The court may grant alimony to either spouse. Generally, an award of alimony will be based on the requesting spouse’s need for financial support and the paying spouse’s ability to pay. Although adultery does not prohibit an award of alimony, the court may consider the adultery of either spouse and the circumstances of that adultery in determining the amount of alimony to be awarded.
When awarding alimony, courts consider all relevant factors, including:
the standard of living established during the marriage
the length of the marriage
the age and physical and emotional condition of both spouses
both spouses’ financial resources, including the marital and non-marital assets and debts distributed to each spouse as part of the divorce
the time necessary for one spouse to obtain educational training, which would allow that spouse to find appropriate employment
the services rendered by one spouse during the marriage in homemaking, child rearing, and supporting the other spouse's education and career advancement, and
any other factor necessary to do equity and justice between the spouses.
The court may grant the following types of alimony:
Bridge-the-gap alimony. This is meant to assist the supported spouse in transitioning from being married to being single and to cover short-term needs. This award may not exceed two years.
Rehabilitative alimony. This may be awarded to assist a party in becoming self-supporting by allowing that party to redevelop work skills or credentials, or to obtain new education or training necessary to find a job.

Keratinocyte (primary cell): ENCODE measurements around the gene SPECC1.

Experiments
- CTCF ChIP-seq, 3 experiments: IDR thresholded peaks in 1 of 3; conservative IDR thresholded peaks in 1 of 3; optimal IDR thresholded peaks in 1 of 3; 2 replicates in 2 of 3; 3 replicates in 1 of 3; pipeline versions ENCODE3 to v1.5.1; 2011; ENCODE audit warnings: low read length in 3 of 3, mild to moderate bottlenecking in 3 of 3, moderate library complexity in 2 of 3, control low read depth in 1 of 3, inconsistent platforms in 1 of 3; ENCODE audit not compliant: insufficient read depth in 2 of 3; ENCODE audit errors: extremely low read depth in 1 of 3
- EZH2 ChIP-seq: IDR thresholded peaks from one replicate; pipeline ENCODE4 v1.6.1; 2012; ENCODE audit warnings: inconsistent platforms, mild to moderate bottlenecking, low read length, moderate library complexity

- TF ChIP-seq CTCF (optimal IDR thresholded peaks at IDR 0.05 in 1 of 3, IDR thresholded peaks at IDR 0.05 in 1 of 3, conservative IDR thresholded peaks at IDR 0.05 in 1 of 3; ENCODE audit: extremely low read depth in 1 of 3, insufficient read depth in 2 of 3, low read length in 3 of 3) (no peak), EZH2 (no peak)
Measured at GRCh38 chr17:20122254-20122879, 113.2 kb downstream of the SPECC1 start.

Durational alimony. Typically, durational alimony is awarded in order to provide a party with financial assistance for a set period of time following a short-term marriage (less than seven years) or moderate-term marriage (more than seven but less than 17 years).
Permanent alimony. This is typically reserved for marriages of a long duration (17 years or greater). The purpose is to provide for the financial needs of the supported party so he or she may continue to meet the standard of living that was established during the marriage.
Combination of all of the above. In some cases, a court may award some combination of the above. For example, a spouse may receive bridge-the-gap alimony during the divorce and until the court orders a permanent support order.
The court may order periodic payments of alimony or a lump-sum (one-time) payment. For a complete description of the various types of alimony in Florida, see Fla. Stat. Ann. § 61.08